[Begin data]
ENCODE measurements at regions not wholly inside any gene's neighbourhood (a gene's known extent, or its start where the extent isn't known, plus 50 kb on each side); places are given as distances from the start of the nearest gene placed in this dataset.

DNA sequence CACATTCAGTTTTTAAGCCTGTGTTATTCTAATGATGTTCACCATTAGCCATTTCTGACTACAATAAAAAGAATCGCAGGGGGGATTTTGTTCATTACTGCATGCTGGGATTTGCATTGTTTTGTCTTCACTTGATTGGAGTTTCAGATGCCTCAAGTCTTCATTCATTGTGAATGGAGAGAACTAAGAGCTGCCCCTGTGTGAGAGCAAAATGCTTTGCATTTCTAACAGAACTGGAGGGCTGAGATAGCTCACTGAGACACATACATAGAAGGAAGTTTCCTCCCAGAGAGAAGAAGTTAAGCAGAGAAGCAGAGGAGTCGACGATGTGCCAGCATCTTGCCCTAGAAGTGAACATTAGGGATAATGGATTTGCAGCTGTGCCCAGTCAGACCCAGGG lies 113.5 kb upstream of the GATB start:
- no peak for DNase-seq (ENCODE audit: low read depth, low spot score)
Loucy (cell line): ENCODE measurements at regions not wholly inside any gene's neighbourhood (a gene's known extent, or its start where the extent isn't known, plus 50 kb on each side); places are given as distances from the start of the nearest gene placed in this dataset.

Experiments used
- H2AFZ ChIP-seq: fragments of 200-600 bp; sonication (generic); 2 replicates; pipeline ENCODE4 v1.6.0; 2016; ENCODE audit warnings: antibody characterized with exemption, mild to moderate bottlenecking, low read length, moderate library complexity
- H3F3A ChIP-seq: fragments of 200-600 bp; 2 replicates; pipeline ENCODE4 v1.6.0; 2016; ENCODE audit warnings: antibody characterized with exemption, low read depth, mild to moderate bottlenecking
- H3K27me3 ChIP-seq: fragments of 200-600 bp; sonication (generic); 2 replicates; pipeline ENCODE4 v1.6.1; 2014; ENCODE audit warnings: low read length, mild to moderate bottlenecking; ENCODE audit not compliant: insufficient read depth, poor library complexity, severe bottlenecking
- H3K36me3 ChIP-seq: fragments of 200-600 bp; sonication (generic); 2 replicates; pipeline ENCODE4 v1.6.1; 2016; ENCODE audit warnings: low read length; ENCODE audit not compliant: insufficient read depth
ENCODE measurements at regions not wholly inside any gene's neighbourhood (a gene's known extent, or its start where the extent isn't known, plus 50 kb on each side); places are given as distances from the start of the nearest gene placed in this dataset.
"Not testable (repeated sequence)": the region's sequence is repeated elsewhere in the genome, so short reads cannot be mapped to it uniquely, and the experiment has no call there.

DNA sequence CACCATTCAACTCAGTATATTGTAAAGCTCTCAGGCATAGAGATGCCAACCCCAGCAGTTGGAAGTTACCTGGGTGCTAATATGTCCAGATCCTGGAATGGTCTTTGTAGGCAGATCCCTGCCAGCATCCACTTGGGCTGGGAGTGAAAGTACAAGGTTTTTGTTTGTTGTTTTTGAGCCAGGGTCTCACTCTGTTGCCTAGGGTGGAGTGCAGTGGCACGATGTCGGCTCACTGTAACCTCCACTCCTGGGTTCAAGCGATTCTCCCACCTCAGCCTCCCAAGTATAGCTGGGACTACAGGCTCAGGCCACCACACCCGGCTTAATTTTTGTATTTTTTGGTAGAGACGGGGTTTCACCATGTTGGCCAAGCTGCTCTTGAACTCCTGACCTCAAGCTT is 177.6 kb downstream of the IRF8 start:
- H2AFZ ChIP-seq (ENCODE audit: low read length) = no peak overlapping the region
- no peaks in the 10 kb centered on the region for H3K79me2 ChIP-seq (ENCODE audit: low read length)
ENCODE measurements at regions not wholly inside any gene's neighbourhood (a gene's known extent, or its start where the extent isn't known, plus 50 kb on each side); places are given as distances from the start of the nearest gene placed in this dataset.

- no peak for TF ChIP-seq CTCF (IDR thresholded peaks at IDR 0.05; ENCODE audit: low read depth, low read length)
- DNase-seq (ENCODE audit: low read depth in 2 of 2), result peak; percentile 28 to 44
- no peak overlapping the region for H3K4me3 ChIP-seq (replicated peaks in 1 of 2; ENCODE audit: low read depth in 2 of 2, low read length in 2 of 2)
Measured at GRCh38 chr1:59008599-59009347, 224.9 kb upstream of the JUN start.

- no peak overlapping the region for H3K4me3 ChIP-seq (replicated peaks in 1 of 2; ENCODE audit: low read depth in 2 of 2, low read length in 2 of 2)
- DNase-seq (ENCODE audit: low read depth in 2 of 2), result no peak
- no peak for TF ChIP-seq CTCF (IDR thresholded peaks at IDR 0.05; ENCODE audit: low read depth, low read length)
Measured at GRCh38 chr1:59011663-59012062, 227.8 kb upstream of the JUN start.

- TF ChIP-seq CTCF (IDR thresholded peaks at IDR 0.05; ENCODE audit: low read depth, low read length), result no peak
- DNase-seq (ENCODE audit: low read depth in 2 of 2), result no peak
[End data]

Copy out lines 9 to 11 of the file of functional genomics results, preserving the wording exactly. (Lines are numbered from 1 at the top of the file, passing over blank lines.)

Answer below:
- H3K36me3 ChIP-seq: fragments of 200-600 bp; sonication (generic); 2 replicates; pipeline ENCODE4 v1.6.1; 2016; ENCODE audit warnings: low read length; ENCODE audit not compliant: insufficient read depth
ENCODE measurements at regions not wholly inside any gene's neighbourhood (a gene's known extent, or its start where the extent isn't known, plus 50 kb on each side); places are given as distances from the start of the nearest gene placed in this dataset.
"Not testable (repeated sequence)": the region's sequence is repeated elsewhere in the genome, so short reads cannot be mapped to it uniquely, and the experiment has no call there.